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Jessica and Gabriel set up their hammocks amongst the trees. | Photo Courtesy: Desiree Gardner

We spent two more nights on the river, the idea of going back to civilization plagued all of us so we soaked up every minute the best we could. The last 2 days we saw old military forts from 1812 and explored the river banks. We were also graced by some local friends who we shot rifles with and enjoyed a great night around a fire. We completed the journey by tapping the bridge to officially end our adventure while the blaring horn of a boat cheered us on giving us the idea whoever was on that boat understood what we just experienced over our 118 miles and estimated 200,000 memorable strokes. Spending these 7 days on the river and taking in the elements, you tend to fall in love with nature all over again on a whole different level, regaining such admiration and respect that everyone tends to forget in their everyday life. This is the sense of mental calmness I am always awaiting when I get out on these trips, and I’m grateful Jessica and Desire got to experience the same. 

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The Apalachicola River has a long history of battle. | Photo Courtesy: Desiree Gardner

The Apalachicola River has seen its fair share of war, from the war of 1812, Seminole war, Civil War, and now the water ‘wars'. This battle between Alabama, Georgia, and Florida over water rights of the ACF water basin is unrelenting with each state needing water for their own interests. Atlanta needing water to support its fast growing population, Alabama needing its supply for agriculture and industry, and Florida needing fresh water to feed Apalachicola Bay to support marine life that has always depended on it, not to mention the thousands of jobs it is responsible for. 

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Gabriel taking in the beauty of the Apalachicola River. | Photo Courtesy: Desiree Gardner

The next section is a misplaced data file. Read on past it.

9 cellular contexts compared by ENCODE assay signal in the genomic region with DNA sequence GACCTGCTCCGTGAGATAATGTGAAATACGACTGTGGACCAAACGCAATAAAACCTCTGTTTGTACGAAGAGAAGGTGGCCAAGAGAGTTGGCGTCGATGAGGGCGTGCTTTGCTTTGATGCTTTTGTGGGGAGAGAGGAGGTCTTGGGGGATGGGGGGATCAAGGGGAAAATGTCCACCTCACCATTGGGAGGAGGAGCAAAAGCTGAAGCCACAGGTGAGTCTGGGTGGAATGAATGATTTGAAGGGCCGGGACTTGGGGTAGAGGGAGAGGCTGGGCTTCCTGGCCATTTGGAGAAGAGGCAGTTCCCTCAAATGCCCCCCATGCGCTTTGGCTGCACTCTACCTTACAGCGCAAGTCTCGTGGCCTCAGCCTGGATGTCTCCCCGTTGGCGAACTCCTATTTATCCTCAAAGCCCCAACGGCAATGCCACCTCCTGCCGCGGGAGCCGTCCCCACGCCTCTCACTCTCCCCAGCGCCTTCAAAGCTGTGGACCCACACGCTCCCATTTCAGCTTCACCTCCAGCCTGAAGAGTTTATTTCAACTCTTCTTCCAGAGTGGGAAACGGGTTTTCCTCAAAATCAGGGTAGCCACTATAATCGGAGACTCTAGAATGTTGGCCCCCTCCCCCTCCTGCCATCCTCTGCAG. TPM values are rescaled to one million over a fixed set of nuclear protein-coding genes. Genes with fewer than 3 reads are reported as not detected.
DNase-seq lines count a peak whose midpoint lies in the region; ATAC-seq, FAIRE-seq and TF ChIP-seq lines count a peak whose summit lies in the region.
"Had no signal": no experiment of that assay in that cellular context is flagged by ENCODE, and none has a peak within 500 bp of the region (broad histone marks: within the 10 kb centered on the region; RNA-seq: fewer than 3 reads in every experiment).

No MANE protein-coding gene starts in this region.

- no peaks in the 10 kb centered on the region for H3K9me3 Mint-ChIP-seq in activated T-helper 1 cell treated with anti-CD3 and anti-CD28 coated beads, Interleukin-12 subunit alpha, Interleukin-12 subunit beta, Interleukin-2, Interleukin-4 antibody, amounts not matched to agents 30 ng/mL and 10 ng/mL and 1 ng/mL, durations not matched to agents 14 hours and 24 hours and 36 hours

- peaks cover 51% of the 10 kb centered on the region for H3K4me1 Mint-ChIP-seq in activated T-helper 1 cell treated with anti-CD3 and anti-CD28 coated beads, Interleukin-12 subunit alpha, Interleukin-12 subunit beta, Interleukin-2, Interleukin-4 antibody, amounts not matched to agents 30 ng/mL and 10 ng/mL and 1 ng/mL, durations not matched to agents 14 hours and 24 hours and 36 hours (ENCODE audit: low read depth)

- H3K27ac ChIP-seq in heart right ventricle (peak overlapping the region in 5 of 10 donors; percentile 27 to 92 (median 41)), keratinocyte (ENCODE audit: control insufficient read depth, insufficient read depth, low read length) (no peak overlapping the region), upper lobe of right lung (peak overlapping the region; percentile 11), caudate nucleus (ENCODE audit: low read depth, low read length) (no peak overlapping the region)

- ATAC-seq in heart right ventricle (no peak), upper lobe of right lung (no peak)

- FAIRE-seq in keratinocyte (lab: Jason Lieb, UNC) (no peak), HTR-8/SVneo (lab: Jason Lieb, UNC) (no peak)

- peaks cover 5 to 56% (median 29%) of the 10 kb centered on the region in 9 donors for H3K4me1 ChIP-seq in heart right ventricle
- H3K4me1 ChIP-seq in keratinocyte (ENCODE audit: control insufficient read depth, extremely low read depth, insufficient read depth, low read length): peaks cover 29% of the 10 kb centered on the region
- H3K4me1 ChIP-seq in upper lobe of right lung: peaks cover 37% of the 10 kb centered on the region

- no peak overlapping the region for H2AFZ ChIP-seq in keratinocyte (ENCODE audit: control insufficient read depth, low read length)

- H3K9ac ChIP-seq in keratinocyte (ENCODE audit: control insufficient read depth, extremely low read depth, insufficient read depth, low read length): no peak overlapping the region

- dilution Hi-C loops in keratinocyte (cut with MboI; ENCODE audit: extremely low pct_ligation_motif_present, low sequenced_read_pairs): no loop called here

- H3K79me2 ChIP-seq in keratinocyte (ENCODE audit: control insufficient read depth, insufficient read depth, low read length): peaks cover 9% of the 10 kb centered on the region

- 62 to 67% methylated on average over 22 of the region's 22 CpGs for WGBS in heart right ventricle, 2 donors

As every year passes the population steadily grows, slowly outgrowing our natural resources. I can only hope that by getting people re-connected through my journeys, I can spread more awareness on preserving what we have. In my opinion, I feel Mother Nature is demanding more respect than ever before and it is our time to step up to the plate and do our job to spread stewardship to our future generations. 

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The starry night sky above the Apalachicola River. | Photo Courtesy: Desiree Gardner

I hope y'all enjoyed my trip recap and would appreciate nothing more than for you to follow along on the upcoming exciting 2015 expeditions through our Instagram and Facebook pages for behind the scenes stories and post while out on the expeditions.

To learn more about classes, gear, and social media please check out grayoutdoors.com. If you get a chance and would like to help out the Apalachicola please go by the Apalachicola River keepers website (apalachicolariverkeepers.org) and donate, these are the paddlers that fight for the river on a daily bases.

If you've never been to Apalachicola, FL, it’s a town with an abundance of paddling trails, fishing history, southern character and perfect for paddlers and travelers alike. Thank you for following along and see ya around the bend.


 

 

Last modified onWednesday, 27 May 2015 17:24
Gabriel Gray

Panama City Beach, Florida - Gabriel Gray is a river SUP extraordinaire. Born and raised on a farm in North Florida, most of his teenage years were influenced by the Wassica River and the Gulf of Mexico; He developed an early passion and respect for Mother Nature and the ocean at an early age learning to survive off of the land around him. Once he found the sport of SUP he integrated his two passions which was super easy and started expedition paddling to help spread awareness for what he grew up loving as a kid, the outdoors and Mother Nature.

Website: www.grayoutdoors.com/ Email This email address is being protected from spambots. You need JavaScript enabled to view it.